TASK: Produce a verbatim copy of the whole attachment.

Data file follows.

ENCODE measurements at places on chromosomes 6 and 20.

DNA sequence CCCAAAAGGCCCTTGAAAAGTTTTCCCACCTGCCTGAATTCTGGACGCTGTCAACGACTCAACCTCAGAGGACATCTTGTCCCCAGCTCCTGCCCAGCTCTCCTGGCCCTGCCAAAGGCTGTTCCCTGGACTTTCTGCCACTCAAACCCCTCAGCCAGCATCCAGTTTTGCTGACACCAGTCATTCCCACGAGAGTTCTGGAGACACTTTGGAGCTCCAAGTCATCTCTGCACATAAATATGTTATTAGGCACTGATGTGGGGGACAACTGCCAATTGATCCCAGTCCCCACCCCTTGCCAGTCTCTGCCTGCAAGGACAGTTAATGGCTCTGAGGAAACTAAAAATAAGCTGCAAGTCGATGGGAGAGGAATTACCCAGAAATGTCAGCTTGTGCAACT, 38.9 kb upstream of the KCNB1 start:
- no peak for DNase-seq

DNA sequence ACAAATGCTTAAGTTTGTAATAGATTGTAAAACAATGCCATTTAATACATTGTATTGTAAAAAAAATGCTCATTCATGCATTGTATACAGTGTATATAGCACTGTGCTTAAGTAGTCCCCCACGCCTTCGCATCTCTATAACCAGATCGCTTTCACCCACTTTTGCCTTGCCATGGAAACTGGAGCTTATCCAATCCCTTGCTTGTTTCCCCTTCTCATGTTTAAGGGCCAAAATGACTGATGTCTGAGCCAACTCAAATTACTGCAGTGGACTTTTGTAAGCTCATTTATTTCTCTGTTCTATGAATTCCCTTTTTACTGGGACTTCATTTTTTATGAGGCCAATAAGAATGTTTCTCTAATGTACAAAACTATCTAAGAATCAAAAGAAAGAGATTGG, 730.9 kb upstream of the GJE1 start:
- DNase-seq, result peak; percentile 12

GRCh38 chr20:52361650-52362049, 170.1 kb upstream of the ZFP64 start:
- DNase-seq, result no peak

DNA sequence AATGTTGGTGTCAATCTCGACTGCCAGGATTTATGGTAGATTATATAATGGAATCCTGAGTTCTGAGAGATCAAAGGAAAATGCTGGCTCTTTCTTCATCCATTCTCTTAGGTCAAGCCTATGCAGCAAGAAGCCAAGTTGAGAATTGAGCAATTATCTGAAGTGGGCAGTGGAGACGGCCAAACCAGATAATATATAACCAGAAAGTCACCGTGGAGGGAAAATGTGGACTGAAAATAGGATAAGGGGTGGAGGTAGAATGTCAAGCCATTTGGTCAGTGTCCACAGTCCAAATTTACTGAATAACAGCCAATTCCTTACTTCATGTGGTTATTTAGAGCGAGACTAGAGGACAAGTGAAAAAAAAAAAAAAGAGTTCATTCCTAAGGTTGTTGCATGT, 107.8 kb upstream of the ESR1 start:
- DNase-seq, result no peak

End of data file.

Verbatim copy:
ENCODE measurements at places on chromosomes 6 and 20.

DNA sequence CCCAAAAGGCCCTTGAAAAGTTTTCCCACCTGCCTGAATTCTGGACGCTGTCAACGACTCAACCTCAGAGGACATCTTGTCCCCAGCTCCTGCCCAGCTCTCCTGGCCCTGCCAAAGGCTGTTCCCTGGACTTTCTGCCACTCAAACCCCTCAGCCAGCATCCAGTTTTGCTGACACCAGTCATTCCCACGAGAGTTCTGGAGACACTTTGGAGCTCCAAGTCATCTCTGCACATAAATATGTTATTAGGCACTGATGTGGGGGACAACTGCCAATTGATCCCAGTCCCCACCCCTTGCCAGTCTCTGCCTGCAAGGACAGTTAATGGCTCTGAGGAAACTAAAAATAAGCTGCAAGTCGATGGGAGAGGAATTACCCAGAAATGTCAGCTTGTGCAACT, 38.9 kb upstream of the KCNB1 start:
- no peak for DNase-seq

DNA sequence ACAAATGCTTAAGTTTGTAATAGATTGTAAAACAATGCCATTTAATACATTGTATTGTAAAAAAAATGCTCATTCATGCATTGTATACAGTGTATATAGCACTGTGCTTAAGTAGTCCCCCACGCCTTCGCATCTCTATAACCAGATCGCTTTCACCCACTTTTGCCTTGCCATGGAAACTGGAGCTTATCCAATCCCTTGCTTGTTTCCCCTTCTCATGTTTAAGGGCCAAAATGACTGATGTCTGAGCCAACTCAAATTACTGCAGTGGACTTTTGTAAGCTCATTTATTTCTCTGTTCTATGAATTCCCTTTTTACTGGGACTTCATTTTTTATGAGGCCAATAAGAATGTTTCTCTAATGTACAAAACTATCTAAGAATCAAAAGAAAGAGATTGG, 730.9 kb upstream of the GJE1 start:
- DNase-seq, result peak; percentile 12

GRCh38 chr20:52361650-52362049, 170.1 kb upstream of the ZFP64 start:
- DNase-seq, result no peak

DNA sequence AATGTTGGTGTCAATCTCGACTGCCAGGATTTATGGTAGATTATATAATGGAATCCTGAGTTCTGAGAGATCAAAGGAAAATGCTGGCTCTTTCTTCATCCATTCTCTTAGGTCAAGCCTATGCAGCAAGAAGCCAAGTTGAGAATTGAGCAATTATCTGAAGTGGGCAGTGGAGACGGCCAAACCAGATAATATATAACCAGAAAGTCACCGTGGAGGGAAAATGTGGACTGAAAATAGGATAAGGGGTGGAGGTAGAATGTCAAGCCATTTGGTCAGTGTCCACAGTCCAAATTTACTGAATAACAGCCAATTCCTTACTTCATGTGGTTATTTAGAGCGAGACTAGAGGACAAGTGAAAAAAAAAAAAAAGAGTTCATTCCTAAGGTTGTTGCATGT, 107.8 kb upstream of the ESR1 start:
- DNase-seq, result no peak